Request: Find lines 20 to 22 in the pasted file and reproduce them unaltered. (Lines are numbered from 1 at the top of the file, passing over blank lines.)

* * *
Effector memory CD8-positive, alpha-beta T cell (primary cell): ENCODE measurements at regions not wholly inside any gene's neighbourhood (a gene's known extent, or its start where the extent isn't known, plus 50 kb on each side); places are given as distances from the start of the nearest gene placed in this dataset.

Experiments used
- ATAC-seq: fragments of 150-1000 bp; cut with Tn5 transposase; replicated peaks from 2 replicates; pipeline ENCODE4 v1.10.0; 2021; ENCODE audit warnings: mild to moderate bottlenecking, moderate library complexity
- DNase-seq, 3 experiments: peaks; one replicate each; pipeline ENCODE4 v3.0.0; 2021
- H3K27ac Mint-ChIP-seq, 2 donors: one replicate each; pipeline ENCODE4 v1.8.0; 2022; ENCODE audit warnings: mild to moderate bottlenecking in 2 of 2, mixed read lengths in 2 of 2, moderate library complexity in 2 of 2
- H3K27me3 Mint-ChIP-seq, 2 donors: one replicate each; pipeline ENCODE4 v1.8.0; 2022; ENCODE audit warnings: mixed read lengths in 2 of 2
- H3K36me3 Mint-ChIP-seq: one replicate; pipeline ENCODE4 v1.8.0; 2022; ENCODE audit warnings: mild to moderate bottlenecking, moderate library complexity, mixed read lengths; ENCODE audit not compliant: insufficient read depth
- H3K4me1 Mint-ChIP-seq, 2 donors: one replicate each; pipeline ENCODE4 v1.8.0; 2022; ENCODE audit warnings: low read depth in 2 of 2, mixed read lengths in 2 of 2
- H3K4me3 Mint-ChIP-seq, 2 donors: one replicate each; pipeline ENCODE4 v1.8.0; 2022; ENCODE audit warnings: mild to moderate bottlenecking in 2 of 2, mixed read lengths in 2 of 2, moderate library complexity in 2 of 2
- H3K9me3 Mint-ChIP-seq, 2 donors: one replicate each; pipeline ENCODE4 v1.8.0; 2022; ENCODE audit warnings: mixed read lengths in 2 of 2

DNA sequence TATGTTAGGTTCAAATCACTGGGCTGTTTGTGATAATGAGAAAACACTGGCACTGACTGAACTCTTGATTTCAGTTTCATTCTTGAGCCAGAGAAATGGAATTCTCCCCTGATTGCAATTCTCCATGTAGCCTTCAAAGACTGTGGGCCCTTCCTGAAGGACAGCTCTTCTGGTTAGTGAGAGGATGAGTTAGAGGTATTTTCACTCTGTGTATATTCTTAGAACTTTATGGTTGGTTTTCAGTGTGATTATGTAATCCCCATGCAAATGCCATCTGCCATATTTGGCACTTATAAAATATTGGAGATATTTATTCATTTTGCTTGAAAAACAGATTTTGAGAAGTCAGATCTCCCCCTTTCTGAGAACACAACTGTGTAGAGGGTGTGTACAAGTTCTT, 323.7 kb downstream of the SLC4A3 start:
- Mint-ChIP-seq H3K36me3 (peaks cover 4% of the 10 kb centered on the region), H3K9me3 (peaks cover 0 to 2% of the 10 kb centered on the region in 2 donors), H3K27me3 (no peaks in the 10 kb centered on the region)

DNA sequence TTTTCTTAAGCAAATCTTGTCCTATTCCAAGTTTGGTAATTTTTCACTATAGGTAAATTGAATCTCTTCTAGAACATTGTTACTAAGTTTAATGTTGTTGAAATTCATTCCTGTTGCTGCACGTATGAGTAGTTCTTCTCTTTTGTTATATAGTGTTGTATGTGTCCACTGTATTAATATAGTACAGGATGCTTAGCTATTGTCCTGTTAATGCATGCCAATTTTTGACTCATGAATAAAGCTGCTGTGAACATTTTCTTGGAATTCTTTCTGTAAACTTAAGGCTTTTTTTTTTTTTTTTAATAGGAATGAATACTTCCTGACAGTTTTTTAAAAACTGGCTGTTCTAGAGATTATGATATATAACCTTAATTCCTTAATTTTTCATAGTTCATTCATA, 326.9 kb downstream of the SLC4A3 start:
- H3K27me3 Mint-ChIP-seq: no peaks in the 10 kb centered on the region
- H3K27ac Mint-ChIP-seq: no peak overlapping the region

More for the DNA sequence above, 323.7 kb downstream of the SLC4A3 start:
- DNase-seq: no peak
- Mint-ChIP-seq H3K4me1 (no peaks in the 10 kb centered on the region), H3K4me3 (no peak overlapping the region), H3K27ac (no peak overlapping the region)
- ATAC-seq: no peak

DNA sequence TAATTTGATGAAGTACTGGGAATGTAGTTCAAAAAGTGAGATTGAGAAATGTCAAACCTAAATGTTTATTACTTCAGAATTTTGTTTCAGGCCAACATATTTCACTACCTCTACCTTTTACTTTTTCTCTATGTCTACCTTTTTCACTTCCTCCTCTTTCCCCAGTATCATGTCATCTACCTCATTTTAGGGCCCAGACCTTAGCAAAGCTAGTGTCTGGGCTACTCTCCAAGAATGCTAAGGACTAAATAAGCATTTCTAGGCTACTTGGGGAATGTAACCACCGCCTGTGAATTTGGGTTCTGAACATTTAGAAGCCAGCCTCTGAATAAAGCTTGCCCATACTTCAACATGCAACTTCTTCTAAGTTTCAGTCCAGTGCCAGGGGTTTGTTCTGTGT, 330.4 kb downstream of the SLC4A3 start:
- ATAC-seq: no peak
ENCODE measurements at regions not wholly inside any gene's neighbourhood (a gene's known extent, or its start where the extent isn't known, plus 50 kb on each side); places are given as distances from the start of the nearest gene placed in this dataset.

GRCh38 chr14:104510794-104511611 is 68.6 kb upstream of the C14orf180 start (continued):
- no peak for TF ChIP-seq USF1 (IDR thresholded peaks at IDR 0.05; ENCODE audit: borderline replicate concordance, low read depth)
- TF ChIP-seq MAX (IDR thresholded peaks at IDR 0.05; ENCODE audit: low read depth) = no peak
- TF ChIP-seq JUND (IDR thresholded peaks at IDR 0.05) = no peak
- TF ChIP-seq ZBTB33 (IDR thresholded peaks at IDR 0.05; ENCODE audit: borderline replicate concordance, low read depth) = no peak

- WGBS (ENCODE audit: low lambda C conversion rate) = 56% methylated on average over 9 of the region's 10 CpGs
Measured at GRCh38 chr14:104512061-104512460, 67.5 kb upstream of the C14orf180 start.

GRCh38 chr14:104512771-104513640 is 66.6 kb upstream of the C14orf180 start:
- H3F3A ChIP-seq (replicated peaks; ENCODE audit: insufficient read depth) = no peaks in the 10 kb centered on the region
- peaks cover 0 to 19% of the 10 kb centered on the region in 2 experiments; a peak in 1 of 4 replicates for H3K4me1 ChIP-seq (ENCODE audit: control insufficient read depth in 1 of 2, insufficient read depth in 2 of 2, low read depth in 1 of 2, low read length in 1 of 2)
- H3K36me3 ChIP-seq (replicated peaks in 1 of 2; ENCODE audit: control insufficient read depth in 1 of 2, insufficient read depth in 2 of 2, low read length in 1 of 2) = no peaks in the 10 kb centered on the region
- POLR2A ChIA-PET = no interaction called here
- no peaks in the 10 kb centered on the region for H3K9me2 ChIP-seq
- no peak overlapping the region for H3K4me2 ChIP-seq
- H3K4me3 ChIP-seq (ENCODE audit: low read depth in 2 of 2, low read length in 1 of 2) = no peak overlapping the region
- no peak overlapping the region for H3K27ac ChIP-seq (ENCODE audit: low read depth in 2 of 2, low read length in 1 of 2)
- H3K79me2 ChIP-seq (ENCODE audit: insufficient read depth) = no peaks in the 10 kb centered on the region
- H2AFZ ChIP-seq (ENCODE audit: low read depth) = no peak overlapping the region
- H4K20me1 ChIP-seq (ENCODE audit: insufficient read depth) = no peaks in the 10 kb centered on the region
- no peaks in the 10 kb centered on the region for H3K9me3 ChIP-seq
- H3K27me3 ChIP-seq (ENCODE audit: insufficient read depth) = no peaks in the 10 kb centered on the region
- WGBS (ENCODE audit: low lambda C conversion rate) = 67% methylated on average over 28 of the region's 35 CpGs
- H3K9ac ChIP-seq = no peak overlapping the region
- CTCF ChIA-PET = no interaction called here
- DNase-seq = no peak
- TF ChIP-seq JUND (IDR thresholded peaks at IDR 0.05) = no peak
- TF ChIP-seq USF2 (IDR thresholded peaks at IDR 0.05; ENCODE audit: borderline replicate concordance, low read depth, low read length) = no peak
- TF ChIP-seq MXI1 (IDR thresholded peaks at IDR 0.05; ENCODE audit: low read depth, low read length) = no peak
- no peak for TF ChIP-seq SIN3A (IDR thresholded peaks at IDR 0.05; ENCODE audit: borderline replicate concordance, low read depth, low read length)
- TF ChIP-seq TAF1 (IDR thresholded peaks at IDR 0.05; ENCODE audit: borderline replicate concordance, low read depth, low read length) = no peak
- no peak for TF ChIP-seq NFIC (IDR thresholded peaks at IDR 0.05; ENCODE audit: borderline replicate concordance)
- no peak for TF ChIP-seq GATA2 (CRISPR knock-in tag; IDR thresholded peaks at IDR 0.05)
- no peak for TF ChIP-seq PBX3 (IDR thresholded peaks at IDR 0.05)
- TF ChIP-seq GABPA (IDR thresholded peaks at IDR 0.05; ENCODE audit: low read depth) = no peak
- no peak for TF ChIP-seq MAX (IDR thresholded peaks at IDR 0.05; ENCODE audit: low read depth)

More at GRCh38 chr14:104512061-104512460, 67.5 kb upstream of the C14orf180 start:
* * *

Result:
DNA sequence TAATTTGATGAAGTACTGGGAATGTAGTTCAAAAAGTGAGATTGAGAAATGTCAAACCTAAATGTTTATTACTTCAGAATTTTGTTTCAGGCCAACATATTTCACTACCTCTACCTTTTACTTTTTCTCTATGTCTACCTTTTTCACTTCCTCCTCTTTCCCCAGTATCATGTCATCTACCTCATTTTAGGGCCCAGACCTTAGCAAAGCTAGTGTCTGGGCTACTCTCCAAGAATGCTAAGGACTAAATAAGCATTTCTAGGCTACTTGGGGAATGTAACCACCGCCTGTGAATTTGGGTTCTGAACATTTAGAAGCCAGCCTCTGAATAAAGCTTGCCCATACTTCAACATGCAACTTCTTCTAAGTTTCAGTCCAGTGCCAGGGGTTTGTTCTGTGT, 330.4 kb downstream of the SLC4A3 start:
- ATAC-seq: no peak
ENCODE measurements at regions not wholly inside any gene's neighbourhood (a gene's known extent, or its start where the extent isn't known, plus 50 kb on each side); places are given as distances from the start of the nearest gene placed in this dataset.